Earlier this month, the National Security Agency (NSA) and the Cybersecurity and Infrastructure Security Agency (CISA) released the 1.0 version of the Kubernetes hardening guide in August 2021, updated it based on industry feedback in March 2022 (version 1.1). The most recent version of the Kubernetes hardening guidance was released in August 2022 with corrections and clarifications. Version 1.2 outlines a number of recommendations for hardening Kubernetes clusters. The guide outlines a strong defense-in-depth approach to ensure that when an attacker compromises your cluster, the blast radius will be as small as possible. The NSA Kubernetes hardening guide includes the following recommendations:
Scan Linux container images and Pods for vulnerabilities or misconfigurations.
Run containers and Pods with the least privileges possible. Use containers that have been built to run applications as non-root users. Run containers with immutable file systems if possible.
Use technical controls to enforce minimum levels of security, such as preventing privileged containers, denying container features that are frequently exploited to breakout (hostPID, hostIPC, hostNetwork, allowedHostPath), rejecting containers that execute as the root user (or allow elevation to root), hardening applications against exploitation.
Use network separation and hardening to control the amount of damage a compromise can cause. This includes locking down access to control plane nodes and using separate networks for control plane components and nodes, limiting access to the Kubernetes etcd server (etcd should be managed through the API server), configuring control plane components to use Transport Layer Security (TLS) certificates to ensure authenticated, encrypted communications, encrypting etcd at rest, setting up network policies to isolate resources, creating an explicit deny access policy, and putting credentials and sensitive information encrypted in Kubernetes Secrets.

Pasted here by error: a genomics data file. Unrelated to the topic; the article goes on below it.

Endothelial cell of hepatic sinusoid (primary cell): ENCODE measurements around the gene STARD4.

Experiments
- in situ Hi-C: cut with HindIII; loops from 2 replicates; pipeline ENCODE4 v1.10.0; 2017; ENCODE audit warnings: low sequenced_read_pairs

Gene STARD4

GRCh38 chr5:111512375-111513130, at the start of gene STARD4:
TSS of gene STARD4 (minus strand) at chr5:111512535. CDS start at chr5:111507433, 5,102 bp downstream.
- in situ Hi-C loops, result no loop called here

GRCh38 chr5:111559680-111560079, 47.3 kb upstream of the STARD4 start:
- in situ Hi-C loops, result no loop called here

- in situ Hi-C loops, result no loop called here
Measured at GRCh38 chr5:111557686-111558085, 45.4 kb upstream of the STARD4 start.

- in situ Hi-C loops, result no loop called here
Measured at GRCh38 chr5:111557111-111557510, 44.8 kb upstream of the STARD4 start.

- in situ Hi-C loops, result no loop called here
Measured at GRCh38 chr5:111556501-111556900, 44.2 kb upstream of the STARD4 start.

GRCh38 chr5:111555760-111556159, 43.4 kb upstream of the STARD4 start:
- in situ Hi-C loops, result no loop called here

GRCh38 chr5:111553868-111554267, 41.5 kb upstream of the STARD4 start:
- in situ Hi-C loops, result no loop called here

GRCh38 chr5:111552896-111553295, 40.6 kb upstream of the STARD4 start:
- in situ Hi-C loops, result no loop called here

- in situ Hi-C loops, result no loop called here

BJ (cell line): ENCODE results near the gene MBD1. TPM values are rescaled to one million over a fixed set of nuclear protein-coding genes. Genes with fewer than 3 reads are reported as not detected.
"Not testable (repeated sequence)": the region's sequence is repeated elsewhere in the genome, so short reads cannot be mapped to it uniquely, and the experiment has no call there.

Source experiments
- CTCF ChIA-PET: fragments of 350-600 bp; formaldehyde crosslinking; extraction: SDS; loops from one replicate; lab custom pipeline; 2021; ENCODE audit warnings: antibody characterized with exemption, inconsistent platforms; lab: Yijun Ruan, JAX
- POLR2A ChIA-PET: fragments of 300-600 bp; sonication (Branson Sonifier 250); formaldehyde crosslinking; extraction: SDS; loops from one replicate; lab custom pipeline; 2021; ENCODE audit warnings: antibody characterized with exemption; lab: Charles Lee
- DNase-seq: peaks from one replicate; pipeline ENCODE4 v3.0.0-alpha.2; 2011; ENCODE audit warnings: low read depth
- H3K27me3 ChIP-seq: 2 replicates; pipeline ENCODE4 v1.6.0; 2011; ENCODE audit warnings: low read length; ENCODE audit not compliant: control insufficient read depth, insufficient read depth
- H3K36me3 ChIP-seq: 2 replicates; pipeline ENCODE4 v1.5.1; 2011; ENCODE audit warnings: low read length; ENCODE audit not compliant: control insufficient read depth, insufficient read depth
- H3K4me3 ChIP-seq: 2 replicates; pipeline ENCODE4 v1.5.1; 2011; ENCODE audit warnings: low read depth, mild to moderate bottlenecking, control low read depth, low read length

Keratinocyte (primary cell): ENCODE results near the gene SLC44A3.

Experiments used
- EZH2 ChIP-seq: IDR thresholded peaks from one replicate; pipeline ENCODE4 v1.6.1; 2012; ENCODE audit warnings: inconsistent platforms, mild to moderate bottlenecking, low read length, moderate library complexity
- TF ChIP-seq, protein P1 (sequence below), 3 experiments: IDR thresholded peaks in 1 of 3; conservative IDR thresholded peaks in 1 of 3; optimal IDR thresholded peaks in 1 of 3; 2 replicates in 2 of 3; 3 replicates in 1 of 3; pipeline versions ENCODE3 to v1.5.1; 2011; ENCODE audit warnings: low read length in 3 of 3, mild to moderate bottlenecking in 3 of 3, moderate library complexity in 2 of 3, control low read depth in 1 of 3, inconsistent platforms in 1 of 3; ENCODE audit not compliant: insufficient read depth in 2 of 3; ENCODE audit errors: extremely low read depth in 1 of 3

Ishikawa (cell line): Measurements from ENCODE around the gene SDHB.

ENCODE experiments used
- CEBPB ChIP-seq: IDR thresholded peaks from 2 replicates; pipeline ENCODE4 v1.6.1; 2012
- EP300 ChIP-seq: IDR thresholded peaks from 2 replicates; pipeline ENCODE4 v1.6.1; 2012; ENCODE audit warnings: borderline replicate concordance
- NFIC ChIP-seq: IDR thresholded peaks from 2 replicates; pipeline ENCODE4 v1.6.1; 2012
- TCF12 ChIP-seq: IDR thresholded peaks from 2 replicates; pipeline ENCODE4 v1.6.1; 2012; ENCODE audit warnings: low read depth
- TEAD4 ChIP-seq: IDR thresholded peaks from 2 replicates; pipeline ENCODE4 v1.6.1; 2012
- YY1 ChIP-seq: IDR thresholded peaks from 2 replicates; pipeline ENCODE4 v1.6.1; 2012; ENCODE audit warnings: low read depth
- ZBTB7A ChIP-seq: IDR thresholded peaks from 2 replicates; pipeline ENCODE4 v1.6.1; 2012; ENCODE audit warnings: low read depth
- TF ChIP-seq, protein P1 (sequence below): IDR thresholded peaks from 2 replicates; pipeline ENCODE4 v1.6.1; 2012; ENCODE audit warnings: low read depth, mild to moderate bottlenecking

Use firewalls to limit unneeded network connectivity and encryption to protect confidentiality. Do not expose the Kubernetes API server to the internet or to an untrusted network.
Use strong authentication and authorization to limit user and administrator access as well as to limit the attack surface. Make sure that anonymous login is disabled and create role-based access control (RBAC) policies with unique roles for the infrastructure team, service accounts, developers, users, and administrators.
Use log auditing so that administrators can monitor activity and be alerted to potential malicious activity. Enable audit logging and ensure that logs are available if nodes, posts, or containers fail. Configure logging in the environment, including cluster metric logs, cluster application program interface (API) audit event logs, Pod seccomp logs, application
logs, and repository audit logs. Aggregate the logs in a location that is external to the cluster and implement a log monitoring and alerting system.
Your security policy should require you to periodically review all Kubernetes settings and use vulnerability scans to help ensure risks are appropriately accounted for and security patches are applied. Follow application security best practices, including upgrading as needed, applying security patches and updates in a timely manner, performing vulnerability scans and penetration tests periodically, and removing unused components from the environment.
Organizations are adopting Kubernetes and delivering cloud native applications, deploying apps and services on cloud providers such as Amazon Web Services (AWS), Azure, and Google Cloud Platform. Kubernetes is not secure out-of-the-box. By default, everything you deploy to your cluster is able to communicate with everything else. Pod security is important because pods can run as root, and even if you disable privileged mode, there are still plenty of pod settings that an attacker inside your cluster can enable to get root access to the underlying node.